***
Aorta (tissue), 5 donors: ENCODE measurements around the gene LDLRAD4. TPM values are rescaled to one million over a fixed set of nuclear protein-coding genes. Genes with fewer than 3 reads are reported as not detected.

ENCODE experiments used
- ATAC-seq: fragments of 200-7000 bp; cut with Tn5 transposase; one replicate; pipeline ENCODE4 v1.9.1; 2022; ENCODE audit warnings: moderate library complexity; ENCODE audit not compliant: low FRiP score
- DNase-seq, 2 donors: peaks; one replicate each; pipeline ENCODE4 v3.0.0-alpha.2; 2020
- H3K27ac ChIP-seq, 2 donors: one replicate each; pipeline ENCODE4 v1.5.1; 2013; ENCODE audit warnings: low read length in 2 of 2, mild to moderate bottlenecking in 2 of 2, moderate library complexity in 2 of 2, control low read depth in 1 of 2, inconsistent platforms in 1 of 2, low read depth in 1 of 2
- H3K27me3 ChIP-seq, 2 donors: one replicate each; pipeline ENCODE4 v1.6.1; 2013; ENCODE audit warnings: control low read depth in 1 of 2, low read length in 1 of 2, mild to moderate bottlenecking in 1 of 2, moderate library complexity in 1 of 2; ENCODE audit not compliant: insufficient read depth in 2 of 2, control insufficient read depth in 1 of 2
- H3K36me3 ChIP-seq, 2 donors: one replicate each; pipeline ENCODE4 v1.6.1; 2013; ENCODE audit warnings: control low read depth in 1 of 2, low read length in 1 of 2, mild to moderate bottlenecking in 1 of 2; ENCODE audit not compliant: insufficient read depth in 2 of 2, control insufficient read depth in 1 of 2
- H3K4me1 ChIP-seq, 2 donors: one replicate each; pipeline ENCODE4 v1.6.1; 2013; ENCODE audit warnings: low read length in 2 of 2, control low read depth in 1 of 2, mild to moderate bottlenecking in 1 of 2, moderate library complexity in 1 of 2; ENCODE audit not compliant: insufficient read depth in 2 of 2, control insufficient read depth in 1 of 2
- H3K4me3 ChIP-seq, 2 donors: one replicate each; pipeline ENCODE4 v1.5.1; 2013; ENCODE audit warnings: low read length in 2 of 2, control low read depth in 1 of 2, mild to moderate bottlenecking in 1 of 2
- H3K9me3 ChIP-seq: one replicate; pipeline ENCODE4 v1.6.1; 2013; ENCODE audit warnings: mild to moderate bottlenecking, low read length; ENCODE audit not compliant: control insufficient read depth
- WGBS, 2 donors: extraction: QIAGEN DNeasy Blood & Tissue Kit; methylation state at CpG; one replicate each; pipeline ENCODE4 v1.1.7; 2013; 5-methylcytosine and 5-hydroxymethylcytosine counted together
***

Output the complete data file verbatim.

Aorta (tissue), 5 donors: ENCODE measurements around the gene LDLRAD4. TPM values are rescaled to one million over a fixed set of nuclear protein-coding genes. Genes with fewer than 3 reads are reported as not detected.

ENCODE experiments used
- ATAC-seq: fragments of 200-7000 bp; cut with Tn5 transposase; one replicate; pipeline ENCODE4 v1.9.1; 2022; ENCODE audit warnings: moderate library complexity; ENCODE audit not compliant: low FRiP score
- DNase-seq, 2 donors: peaks; one replicate each; pipeline ENCODE4 v3.0.0-alpha.2; 2020
- H3K27ac ChIP-seq, 2 donors: one replicate each; pipeline ENCODE4 v1.5.1; 2013; ENCODE audit warnings: low read length in 2 of 2, mild to moderate bottlenecking in 2 of 2, moderate library complexity in 2 of 2, control low read depth in 1 of 2, inconsistent platforms in 1 of 2, low read depth in 1 of 2
- H3K27me3 ChIP-seq, 2 donors: one replicate each; pipeline ENCODE4 v1.6.1; 2013; ENCODE audit warnings: control low read depth in 1 of 2, low read length in 1 of 2, mild to moderate bottlenecking in 1 of 2, moderate library complexity in 1 of 2; ENCODE audit not compliant: insufficient read depth in 2 of 2, control insufficient read depth in 1 of 2
- H3K36me3 ChIP-seq, 2 donors: one replicate each; pipeline ENCODE4 v1.6.1; 2013; ENCODE audit warnings: control low read depth in 1 of 2, low read length in 1 of 2, mild to moderate bottlenecking in 1 of 2; ENCODE audit not compliant: insufficient read depth in 2 of 2, control insufficient read depth in 1 of 2
- H3K4me1 ChIP-seq, 2 donors: one replicate each; pipeline ENCODE4 v1.6.1; 2013; ENCODE audit warnings: low read length in 2 of 2, control low read depth in 1 of 2, mild to moderate bottlenecking in 1 of 2, moderate library complexity in 1 of 2; ENCODE audit not compliant: insufficient read depth in 2 of 2, control insufficient read depth in 1 of 2
- H3K4me3 ChIP-seq, 2 donors: one replicate each; pipeline ENCODE4 v1.5.1; 2013; ENCODE audit warnings: low read length in 2 of 2, control low read depth in 1 of 2, mild to moderate bottlenecking in 1 of 2
- H3K9me3 ChIP-seq: one replicate; pipeline ENCODE4 v1.6.1; 2013; ENCODE audit warnings: mild to moderate bottlenecking, low read length; ENCODE audit not compliant: control insufficient read depth
- WGBS, 2 donors: extraction: QIAGEN DNeasy Blood & Tissue Kit; methylation state at CpG; one replicate each; pipeline ENCODE4 v1.1.7; 2013; 5-methylcytosine and 5-hydroxymethylcytosine counted together